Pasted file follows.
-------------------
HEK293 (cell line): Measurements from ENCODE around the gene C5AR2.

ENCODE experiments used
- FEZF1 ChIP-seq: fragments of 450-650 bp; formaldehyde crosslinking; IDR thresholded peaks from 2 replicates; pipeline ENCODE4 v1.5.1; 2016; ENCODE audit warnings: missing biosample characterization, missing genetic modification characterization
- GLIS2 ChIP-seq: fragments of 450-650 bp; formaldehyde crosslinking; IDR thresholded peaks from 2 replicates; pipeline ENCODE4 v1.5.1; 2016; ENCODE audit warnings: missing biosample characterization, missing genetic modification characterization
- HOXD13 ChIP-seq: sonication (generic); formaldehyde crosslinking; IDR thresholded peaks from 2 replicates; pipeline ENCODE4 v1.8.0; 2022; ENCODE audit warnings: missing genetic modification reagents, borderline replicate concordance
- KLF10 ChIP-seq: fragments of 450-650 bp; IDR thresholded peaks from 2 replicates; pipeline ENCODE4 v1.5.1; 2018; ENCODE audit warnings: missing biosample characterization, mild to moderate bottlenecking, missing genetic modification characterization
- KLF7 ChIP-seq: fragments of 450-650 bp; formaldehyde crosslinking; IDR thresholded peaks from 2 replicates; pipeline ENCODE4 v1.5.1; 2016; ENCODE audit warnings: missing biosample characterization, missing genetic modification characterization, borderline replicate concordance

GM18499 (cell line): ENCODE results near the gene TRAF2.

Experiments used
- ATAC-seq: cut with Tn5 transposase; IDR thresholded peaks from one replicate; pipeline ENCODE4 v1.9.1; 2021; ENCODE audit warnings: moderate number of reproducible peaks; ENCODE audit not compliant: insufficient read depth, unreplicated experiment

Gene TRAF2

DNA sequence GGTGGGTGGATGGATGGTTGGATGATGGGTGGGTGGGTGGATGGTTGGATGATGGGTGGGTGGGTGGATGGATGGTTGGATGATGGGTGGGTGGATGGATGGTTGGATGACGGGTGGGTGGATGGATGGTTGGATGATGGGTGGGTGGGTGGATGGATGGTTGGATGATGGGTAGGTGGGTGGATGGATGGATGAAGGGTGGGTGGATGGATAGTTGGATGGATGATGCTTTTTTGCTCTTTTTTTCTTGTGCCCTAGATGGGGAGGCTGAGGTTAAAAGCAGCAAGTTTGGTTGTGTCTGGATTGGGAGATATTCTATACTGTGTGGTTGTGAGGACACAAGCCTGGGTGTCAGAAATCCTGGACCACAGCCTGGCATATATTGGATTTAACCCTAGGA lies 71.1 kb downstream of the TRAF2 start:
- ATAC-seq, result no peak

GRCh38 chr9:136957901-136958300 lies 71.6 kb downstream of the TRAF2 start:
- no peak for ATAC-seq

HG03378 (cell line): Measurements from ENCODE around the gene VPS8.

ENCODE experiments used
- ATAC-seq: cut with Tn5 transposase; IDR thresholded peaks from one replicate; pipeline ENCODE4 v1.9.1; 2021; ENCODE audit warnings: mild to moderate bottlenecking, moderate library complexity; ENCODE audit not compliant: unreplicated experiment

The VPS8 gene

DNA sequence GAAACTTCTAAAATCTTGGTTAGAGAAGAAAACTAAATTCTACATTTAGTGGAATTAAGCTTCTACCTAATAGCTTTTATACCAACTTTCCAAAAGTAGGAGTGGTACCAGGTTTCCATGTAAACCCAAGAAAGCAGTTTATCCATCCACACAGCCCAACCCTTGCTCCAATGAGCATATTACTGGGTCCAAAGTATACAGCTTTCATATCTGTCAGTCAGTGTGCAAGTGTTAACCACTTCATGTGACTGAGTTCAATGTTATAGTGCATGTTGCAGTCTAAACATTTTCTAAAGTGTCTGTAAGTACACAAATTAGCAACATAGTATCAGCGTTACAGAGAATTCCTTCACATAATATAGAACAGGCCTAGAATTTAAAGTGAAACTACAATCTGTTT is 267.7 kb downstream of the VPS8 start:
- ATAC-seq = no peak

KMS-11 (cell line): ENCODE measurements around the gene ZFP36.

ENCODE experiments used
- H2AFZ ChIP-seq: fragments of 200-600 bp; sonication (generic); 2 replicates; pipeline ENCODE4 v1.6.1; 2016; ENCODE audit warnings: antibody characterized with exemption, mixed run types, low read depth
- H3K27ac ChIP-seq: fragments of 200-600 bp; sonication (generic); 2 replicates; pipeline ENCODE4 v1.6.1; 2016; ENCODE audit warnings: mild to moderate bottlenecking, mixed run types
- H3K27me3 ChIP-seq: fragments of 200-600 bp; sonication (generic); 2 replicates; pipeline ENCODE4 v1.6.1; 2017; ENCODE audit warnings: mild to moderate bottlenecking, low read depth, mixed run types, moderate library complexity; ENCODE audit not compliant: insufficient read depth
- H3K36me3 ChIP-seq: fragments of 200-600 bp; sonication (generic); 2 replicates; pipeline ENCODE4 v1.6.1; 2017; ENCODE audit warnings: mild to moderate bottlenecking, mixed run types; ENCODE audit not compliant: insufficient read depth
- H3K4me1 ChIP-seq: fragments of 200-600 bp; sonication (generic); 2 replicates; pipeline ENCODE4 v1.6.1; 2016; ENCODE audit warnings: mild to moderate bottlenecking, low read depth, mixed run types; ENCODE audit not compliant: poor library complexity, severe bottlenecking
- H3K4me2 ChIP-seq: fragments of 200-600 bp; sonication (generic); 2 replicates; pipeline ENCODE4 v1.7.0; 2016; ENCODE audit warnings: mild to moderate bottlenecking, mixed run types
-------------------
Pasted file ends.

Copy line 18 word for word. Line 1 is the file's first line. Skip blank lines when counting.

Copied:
- ATAC-seq: cut with Tn5 transposase; IDR thresholded peaks from one replicate; pipeline ENCODE4 v1.9.1; 2021; ENCODE audit warnings: mild to moderate bottlenecking, moderate library complexity; ENCODE audit not compliant: unreplicated experiment